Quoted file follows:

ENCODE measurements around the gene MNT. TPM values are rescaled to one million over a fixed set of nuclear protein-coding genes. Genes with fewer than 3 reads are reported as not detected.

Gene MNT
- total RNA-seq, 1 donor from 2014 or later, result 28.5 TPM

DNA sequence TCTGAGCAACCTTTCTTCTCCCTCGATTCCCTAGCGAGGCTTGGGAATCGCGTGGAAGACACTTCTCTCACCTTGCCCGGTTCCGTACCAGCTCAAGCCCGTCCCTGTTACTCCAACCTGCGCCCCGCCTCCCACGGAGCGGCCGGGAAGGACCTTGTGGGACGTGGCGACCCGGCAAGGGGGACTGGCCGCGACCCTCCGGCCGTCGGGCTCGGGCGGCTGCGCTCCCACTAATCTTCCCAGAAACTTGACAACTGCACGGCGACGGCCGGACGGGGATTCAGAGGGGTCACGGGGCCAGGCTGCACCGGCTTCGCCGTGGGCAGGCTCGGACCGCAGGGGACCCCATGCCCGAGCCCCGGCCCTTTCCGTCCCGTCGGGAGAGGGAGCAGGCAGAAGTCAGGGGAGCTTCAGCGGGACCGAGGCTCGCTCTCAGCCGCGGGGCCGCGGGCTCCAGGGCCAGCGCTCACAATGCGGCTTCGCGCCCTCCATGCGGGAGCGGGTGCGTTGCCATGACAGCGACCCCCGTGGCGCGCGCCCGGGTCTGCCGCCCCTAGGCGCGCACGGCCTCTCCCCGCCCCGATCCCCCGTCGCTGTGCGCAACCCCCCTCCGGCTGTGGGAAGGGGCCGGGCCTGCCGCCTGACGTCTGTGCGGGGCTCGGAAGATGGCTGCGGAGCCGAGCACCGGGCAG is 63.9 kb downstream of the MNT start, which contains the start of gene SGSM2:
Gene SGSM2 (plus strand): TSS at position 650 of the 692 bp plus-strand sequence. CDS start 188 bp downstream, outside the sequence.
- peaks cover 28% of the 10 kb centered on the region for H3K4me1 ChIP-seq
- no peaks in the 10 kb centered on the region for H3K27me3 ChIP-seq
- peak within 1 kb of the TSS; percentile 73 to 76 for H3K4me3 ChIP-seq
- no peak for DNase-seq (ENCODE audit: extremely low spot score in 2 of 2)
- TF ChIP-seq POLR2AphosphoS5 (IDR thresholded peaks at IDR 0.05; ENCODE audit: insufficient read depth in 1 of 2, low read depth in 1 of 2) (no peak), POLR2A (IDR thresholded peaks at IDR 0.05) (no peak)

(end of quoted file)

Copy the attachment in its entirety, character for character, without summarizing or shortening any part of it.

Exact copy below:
ENCODE measurements around the gene MNT. TPM values are rescaled to one million over a fixed set of nuclear protein-coding genes. Genes with fewer than 3 reads are reported as not detected.

Gene MNT
- total RNA-seq, 1 donor from 2014 or later, result 28.5 TPM

DNA sequence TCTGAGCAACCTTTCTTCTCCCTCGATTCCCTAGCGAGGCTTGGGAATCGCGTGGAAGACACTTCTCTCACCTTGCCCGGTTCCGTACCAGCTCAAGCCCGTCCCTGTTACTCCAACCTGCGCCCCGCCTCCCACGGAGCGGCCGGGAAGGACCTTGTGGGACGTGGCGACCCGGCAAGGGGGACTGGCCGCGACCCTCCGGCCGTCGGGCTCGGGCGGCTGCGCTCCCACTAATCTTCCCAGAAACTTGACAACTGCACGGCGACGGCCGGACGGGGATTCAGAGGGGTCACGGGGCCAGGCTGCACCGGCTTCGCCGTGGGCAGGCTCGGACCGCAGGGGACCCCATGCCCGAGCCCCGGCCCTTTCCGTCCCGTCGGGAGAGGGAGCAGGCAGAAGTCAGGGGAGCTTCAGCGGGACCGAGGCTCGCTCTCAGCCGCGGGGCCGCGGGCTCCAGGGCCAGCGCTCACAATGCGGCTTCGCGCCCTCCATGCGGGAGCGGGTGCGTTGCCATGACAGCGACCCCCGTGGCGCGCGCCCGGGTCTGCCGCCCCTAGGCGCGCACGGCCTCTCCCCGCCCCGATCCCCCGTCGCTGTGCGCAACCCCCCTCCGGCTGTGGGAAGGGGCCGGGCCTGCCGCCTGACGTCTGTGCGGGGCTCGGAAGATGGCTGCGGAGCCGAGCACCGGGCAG is 63.9 kb downstream of the MNT start, which contains the start of gene SGSM2:
Gene SGSM2 (plus strand): TSS at position 650 of the 692 bp plus-strand sequence. CDS start 188 bp downstream, outside the sequence.
- peaks cover 28% of the 10 kb centered on the region for H3K4me1 ChIP-seq
- no peaks in the 10 kb centered on the region for H3K27me3 ChIP-seq
- peak within 1 kb of the TSS; percentile 73 to 76 for H3K4me3 ChIP-seq
- no peak for DNase-seq (ENCODE audit: extremely low spot score in 2 of 2)
- TF ChIP-seq POLR2AphosphoS5 (IDR thresholded peaks at IDR 0.05; ENCODE audit: insufficient read depth in 1 of 2, low read depth in 1 of 2) (no peak), POLR2A (IDR thresholded peaks at IDR 0.05) (no peak)